Welcome to the week between the holiday whirlwind and the new year.
I enjoy this week every year.
Now more than ever is the time to daydream of the year ahead. For me, it has always been the opportunity to slow down and reflect; actions that have such designated moments are few and far between. Every trip around the sun contains its peaks, troughs and bottoms.
2016, however, has been a prickly hedge maze of a year. As I found myself navigating the challenges and seemingly finding a solution, I would take another turn leading across the horizon or abruptly into a dead end and have to reluctantly retrace my steps and try again. Yet, I was not alone. Zeroing in on the murmurs of discontent for 2016, showed that it was an especially complex year for everyone.
Instead of wallowing, judging and resenting, I inquired about my lessons in 2016. What can I extract from this prickly hedge maze year? Despite being seeded in mud, 2016 planted hope for growth in possibility and blossom in opportunity.
During yoga class as I wriggled in to half pigeon pose, the instructor offered a nugget of thought:
So often we get lost in our patterns and do something because it is what we have always done. But what can happen if we change our “go to”pattern? What is possible when we change or abandon what we’ve always done and try on something new?
Well I mulled over this a bit.
Indeed this was a serendipitous challenge of thought as I prepared to write away 2016. So to flipped my script, not just jotting down the annual new year’s bucket list, I zeroed in on three questions of inquiry and reflection.
Now, I revel in the ease of listing them out. Pen to paper jotting the possibilities down, physically releasing them from my body. Instead of rushing and excitedly losing myself, this challenged me to slow way down, to get real and honest. Making the list is easy but reflecting and dissecting is a little more challenging.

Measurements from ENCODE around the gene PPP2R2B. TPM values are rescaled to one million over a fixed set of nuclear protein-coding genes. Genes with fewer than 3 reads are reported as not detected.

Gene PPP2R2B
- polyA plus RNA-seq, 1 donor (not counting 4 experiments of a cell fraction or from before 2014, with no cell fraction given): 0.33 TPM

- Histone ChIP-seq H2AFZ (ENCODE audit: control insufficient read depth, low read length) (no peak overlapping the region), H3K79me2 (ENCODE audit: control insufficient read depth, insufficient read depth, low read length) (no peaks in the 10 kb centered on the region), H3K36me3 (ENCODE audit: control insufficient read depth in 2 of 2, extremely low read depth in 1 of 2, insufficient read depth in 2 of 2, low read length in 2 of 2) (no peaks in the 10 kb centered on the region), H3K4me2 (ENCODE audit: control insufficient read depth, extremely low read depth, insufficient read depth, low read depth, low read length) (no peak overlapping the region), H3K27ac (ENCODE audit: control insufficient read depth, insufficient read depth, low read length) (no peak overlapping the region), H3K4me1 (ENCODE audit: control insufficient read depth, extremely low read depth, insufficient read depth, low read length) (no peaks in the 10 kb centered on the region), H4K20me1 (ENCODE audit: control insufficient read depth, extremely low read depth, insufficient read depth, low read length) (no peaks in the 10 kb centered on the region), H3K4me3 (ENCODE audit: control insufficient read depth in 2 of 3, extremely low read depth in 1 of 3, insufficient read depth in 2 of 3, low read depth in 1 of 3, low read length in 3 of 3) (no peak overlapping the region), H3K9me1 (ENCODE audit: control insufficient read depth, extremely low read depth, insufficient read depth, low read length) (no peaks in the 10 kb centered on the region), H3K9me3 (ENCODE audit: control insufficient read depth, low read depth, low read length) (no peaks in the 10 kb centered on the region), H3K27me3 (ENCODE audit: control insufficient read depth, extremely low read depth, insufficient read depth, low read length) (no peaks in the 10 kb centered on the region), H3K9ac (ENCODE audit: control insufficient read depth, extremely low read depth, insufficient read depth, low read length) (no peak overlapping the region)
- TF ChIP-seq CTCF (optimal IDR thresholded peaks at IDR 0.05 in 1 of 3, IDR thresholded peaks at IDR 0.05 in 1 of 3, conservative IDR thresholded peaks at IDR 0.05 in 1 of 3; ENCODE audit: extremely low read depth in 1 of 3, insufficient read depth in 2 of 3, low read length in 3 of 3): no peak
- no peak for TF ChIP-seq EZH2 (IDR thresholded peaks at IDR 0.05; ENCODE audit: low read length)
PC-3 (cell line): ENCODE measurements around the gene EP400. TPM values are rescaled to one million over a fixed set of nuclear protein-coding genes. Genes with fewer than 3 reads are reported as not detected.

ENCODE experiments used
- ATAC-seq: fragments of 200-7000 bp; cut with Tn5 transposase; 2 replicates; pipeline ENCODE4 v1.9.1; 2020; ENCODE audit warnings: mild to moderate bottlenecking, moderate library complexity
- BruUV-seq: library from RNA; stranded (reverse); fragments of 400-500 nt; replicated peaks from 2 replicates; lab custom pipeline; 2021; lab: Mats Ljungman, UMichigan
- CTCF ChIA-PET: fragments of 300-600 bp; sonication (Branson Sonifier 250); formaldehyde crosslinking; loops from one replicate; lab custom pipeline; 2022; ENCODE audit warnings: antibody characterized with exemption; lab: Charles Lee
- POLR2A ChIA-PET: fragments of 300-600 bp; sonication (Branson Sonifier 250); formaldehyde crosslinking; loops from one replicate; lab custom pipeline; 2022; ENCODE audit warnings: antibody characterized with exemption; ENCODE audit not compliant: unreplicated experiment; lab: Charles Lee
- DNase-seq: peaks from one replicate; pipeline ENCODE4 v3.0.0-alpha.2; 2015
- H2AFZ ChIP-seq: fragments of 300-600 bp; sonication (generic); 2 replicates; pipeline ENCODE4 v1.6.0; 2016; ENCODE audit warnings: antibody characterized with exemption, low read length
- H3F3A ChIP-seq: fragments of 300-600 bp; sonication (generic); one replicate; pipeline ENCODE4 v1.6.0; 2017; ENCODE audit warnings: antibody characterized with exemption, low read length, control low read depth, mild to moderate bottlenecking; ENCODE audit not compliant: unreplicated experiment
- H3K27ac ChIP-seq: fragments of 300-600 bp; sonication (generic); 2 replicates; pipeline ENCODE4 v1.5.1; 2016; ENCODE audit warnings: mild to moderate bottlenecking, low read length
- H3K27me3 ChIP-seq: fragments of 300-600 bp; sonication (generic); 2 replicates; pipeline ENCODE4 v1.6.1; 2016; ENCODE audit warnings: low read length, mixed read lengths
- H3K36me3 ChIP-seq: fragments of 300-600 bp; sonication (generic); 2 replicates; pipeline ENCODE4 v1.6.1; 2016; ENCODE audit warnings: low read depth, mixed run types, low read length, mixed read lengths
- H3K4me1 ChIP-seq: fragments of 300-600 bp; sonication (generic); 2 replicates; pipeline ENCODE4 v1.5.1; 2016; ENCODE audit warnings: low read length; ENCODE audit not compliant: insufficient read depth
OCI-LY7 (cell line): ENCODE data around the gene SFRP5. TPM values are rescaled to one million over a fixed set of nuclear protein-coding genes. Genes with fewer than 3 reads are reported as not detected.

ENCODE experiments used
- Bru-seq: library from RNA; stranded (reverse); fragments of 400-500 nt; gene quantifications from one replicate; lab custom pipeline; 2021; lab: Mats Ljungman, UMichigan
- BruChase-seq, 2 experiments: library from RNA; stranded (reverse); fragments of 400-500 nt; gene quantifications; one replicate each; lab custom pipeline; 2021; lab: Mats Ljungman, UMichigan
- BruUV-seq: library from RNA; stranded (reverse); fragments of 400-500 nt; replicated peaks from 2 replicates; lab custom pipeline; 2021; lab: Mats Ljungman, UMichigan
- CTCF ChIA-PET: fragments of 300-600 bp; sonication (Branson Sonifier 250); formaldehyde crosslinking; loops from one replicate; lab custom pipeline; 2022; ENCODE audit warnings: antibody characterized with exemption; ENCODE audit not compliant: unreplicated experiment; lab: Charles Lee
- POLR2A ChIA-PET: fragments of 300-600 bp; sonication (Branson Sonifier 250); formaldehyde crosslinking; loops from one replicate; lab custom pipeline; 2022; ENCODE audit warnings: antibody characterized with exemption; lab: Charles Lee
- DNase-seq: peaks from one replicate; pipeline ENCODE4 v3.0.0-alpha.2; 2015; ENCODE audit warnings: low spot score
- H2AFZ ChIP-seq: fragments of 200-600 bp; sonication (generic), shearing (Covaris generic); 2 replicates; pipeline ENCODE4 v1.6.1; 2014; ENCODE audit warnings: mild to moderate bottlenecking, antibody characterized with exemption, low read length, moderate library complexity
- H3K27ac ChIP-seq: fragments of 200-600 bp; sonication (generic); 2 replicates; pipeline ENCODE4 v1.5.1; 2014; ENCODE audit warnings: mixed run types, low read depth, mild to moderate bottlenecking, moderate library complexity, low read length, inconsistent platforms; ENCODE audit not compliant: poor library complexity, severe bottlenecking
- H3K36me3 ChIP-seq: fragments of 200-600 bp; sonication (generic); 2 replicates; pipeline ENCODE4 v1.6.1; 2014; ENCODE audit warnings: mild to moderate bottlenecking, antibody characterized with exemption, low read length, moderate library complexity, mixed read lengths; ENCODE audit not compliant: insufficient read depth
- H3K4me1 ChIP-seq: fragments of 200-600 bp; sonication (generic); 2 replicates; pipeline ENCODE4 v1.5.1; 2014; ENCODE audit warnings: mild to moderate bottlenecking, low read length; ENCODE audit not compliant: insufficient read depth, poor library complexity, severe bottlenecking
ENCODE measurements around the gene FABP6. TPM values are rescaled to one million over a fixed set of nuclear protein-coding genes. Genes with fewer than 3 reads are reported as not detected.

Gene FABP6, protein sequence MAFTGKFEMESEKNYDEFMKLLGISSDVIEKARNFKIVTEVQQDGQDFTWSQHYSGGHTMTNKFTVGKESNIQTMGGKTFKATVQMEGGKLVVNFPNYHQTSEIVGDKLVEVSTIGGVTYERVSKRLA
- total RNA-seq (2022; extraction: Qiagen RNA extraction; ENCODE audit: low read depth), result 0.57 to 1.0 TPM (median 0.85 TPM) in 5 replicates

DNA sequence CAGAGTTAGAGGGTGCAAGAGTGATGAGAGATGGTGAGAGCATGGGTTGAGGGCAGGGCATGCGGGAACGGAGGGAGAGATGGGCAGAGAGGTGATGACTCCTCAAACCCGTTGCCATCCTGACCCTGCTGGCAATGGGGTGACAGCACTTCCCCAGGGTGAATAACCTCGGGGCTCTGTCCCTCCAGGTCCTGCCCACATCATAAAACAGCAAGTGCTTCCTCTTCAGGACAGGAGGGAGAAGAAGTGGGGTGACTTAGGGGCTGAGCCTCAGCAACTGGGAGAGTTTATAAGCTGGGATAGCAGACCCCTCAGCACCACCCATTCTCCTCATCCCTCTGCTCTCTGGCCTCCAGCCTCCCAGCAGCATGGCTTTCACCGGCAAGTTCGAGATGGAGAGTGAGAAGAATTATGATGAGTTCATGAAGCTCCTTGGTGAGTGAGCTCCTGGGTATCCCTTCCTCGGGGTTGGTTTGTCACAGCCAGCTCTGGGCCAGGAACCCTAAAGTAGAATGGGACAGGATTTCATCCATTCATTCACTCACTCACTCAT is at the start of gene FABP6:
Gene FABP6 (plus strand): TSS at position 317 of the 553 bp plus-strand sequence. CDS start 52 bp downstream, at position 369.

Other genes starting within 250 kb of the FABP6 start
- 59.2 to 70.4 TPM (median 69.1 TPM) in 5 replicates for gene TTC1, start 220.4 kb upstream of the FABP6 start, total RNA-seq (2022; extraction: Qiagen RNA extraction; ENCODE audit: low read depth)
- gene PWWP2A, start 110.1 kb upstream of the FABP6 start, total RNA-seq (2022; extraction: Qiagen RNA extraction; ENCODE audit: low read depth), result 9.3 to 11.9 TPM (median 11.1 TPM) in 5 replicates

Three questions to unearth and acknowledge the true 2016:
1. What am I proud of? What went well?
I went through my calendar and planner to get to the gut of the year. It’s so much easier to recall and highlight the negative. Balance is a rule of nature. So digging and unearthing what was good this year was crucial. And it doesn’t need to be extravagant. For example, I successfully and deliciously made a German chocolate cake from scratch, icing and all. It did not win a prize, but it was a personal victory. The entire thing was eaten and requested again.
2. What did not go well? Where was the failure? And what did I learn from it?
Again it is easy for me to spiral into a shame sh*t storm, and highlight the wrong. In the spirit of reflection, negatives cannot be avoided and it shouldn’t be, but what is crucial is acknowledging and extracting a lesson. There is always a lesson.
3. What will I let go of?
It’s nice to think of letting things go, feeling spiritually weightless. I learned that when we finally let go of something—really truly releasing it—do we realize how it has been holding us back. This can refer to physical clutter as well like the office space we’ve been meaning to organize or the junk drawer that is dying to be emptied. Creating good vibes in daily space is another way to let go. Whether I feel it or not, I am ready to let go and accept my potential and I will follow through.
Looking back I am thankful for the learning lessons but am not hardened by letting them go. This exercise heightened my excitement for the new year. With this humble arsenal I am ready to handle the new year, wherever it may lead.
Author: Bridget Dwyer
Image: flickr/J.K. Califf
Editor: Ashleigh Hitchcock